Rob Sawyer in conversation with former Pwllheli goalkeeper John Cowell on his association with Everton and Wales legend T.G.Jones.
Tommy G. Jones – often known by his initials, T.G., was idolised by Everton and Wales supporters in the late 1930s and 1940s. Dubbed the Prince of Centre-halves by devoted fans, Jones was described by Dixie Dean as the finest all-round player he had ever seen.
A league title winner in 1939, Jones lost many of his best years to the war, and picked up a debilitating ankle injury in a Merseyside derby in 1944.
Having fallen out of favour at Goodison Park, in spite of being club captain, Jones walked away from English football in 1950, becoming manager of the Tower Hotel in Pwllheli. As player-manager of the Welsh town’s football club, Pwllheli and District FC, he won every available honour there in the early 1950s. Moving to Bangor City in 1957, he led the team to a Welsh Cup win and a European Cup Winners’ Cup adventure with Napoli in 1962. Until a few years before his passing in 2004, he ran a newspaper shop with his wife, Joyce in the Garth area of Bangor.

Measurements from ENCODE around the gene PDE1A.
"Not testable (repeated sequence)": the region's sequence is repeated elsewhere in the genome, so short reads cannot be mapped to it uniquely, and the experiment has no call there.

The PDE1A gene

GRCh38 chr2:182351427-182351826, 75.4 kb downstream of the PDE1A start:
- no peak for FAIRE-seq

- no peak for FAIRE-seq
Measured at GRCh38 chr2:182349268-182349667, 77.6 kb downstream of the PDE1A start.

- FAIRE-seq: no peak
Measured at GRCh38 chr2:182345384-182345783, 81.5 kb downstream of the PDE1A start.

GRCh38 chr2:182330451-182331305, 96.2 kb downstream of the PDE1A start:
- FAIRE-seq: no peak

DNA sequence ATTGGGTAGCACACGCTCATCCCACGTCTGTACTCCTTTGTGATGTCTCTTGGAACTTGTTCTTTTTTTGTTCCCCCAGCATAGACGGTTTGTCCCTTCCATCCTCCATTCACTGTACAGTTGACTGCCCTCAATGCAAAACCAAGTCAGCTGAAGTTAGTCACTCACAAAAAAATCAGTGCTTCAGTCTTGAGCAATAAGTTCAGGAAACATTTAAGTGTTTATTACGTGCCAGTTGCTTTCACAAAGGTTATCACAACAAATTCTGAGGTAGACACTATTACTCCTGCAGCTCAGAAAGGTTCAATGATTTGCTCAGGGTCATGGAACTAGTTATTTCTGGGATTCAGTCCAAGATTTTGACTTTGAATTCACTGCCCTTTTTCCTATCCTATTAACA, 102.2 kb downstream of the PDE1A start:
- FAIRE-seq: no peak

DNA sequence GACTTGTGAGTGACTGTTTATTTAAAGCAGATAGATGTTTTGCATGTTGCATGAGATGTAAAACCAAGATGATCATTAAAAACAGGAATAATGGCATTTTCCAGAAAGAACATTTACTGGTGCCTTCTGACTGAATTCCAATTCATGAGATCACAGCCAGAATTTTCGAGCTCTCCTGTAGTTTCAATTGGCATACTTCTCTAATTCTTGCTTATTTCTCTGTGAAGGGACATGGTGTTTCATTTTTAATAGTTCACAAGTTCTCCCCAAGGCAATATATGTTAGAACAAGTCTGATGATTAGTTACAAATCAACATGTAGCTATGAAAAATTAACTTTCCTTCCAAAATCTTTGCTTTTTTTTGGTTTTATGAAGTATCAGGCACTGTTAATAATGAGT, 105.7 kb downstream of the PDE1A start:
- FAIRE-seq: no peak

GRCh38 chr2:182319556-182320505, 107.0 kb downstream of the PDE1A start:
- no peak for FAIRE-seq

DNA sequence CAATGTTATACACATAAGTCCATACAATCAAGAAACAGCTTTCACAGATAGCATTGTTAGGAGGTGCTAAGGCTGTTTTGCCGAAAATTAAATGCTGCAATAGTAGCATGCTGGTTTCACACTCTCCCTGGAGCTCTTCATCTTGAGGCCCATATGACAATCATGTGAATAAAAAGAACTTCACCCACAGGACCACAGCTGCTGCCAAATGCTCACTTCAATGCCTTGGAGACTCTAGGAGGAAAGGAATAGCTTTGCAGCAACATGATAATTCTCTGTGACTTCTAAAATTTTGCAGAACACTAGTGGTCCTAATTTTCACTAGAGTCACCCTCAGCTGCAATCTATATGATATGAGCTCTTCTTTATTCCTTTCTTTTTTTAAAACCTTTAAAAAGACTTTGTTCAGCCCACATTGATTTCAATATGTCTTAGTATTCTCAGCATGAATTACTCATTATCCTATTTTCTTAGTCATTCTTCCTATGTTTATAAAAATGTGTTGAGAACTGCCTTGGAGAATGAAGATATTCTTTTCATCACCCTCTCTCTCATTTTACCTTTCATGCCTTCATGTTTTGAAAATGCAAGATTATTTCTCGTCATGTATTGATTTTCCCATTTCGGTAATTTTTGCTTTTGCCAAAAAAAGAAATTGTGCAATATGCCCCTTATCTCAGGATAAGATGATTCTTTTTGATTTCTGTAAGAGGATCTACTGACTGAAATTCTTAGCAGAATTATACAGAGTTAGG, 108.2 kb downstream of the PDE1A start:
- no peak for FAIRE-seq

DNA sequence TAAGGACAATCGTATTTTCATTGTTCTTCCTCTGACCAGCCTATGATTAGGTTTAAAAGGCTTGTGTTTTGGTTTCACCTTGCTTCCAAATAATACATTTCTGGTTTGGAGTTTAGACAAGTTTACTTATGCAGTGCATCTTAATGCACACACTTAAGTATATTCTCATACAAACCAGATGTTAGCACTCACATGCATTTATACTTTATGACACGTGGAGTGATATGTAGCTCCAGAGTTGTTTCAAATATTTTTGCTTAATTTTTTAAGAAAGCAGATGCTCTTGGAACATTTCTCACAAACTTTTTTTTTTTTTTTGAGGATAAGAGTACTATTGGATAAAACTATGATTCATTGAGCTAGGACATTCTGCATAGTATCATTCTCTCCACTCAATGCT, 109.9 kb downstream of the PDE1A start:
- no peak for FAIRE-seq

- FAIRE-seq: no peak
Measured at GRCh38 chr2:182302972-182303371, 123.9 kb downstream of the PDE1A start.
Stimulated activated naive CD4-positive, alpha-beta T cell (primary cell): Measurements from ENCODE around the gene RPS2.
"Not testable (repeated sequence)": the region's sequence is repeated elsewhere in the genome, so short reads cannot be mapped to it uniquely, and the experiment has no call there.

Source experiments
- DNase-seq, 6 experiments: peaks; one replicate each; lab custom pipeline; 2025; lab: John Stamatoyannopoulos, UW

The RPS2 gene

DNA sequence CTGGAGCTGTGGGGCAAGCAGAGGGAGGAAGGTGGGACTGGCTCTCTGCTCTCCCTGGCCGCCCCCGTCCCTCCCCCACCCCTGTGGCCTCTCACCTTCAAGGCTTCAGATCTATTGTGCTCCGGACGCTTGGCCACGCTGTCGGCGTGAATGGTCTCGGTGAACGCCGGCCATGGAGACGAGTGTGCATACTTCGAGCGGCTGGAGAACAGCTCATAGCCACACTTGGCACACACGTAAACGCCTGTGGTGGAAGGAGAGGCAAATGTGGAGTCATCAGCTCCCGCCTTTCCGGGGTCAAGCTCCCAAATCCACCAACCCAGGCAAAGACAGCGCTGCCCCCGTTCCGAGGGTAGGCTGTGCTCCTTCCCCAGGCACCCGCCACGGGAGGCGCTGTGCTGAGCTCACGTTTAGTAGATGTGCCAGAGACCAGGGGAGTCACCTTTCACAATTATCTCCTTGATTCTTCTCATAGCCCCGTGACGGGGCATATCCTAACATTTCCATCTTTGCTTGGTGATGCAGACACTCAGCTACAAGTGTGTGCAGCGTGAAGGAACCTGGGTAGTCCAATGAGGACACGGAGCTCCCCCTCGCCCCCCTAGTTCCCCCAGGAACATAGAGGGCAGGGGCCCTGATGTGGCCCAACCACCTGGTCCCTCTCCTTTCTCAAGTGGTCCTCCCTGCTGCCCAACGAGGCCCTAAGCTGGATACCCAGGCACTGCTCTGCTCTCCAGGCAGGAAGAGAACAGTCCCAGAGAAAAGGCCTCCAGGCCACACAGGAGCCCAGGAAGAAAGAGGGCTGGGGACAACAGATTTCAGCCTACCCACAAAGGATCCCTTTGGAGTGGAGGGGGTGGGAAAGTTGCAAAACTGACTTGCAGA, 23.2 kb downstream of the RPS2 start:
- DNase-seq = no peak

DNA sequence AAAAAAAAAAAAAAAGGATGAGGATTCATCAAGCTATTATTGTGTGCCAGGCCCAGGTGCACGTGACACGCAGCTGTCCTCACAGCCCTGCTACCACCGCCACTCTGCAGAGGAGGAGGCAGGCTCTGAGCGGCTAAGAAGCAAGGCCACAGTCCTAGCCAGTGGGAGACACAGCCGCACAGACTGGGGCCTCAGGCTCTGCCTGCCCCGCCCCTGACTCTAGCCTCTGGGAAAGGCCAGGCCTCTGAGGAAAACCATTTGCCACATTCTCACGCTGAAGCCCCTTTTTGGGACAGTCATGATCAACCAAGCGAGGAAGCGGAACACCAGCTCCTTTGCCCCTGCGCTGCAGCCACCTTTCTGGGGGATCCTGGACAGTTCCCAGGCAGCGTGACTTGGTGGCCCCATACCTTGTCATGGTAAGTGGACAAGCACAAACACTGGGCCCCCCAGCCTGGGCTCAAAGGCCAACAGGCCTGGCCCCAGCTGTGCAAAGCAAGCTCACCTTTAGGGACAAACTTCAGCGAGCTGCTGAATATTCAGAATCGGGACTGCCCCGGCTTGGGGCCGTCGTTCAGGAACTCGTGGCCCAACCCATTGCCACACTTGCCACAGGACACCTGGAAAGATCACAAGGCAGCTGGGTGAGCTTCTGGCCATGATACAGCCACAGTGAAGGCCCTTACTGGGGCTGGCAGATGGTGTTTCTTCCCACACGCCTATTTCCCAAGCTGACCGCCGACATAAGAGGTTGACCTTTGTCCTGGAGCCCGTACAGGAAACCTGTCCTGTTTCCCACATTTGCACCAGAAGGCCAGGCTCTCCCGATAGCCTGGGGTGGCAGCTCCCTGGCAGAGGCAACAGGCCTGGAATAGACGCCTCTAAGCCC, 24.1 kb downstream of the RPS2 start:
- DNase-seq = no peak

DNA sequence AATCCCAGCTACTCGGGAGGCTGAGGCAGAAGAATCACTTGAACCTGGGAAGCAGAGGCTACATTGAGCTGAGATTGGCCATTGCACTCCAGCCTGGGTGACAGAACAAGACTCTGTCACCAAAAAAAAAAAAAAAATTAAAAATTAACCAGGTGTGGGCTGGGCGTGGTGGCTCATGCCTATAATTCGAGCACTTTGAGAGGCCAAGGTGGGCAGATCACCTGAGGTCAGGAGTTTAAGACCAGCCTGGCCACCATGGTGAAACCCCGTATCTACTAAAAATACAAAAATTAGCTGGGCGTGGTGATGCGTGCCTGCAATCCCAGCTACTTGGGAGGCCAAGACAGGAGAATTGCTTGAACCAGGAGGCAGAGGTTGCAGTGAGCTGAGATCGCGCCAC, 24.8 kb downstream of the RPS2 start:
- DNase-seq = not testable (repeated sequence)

John Cowell, now 92, is probably the only surviving member of Jones’ trophy-winning Pwllheli side. Joining as a young goalkeeper in 1951, he enjoyed two hugely successful seasons on the Llyn Peninsula – going onto appear between the sticks for Bangor City, Marine and Liverpool FC (at ‘A’ team and reserves level, where he lined up with John Morrissey ). A very capable cricketer, he once played alongside John Charles (Tommy Jones’ successor in the Welsh national football team) for Bangor Cricket Club in a centenary match.
The former goalkeeper has a fantastic memory and I caught up with John recently, to look back on his sporting life and to reflect on his times alongside the great Tommy Jones.